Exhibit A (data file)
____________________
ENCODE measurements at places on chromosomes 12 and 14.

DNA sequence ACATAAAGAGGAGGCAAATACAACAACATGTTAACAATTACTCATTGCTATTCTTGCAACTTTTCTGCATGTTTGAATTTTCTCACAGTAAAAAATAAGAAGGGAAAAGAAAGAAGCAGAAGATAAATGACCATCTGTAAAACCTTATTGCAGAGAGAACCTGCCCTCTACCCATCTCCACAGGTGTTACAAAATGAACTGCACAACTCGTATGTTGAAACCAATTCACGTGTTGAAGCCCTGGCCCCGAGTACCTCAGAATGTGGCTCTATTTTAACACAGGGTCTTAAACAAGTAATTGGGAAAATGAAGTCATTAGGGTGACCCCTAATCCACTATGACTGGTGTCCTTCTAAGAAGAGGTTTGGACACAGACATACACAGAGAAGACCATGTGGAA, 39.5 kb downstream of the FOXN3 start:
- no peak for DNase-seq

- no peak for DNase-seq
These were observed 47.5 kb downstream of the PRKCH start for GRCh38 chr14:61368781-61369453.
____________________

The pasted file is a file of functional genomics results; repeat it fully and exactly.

ENCODE measurements at places on chromosomes 12 and 14.

DNA sequence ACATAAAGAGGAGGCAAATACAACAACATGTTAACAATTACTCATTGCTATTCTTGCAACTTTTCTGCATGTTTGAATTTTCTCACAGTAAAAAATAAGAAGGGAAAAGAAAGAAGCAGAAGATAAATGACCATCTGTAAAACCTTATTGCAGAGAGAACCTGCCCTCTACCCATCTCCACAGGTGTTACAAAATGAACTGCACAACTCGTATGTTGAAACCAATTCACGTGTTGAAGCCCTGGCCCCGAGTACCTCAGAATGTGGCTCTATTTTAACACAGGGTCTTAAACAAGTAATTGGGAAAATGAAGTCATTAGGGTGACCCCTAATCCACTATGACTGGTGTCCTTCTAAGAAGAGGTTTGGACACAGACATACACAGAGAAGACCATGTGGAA, 39.5 kb downstream of the FOXN3 start:
- no peak for DNase-seq

- no peak for DNase-seq
These were observed 47.5 kb downstream of the PRKCH start for GRCh38 chr14:61368781-61369453.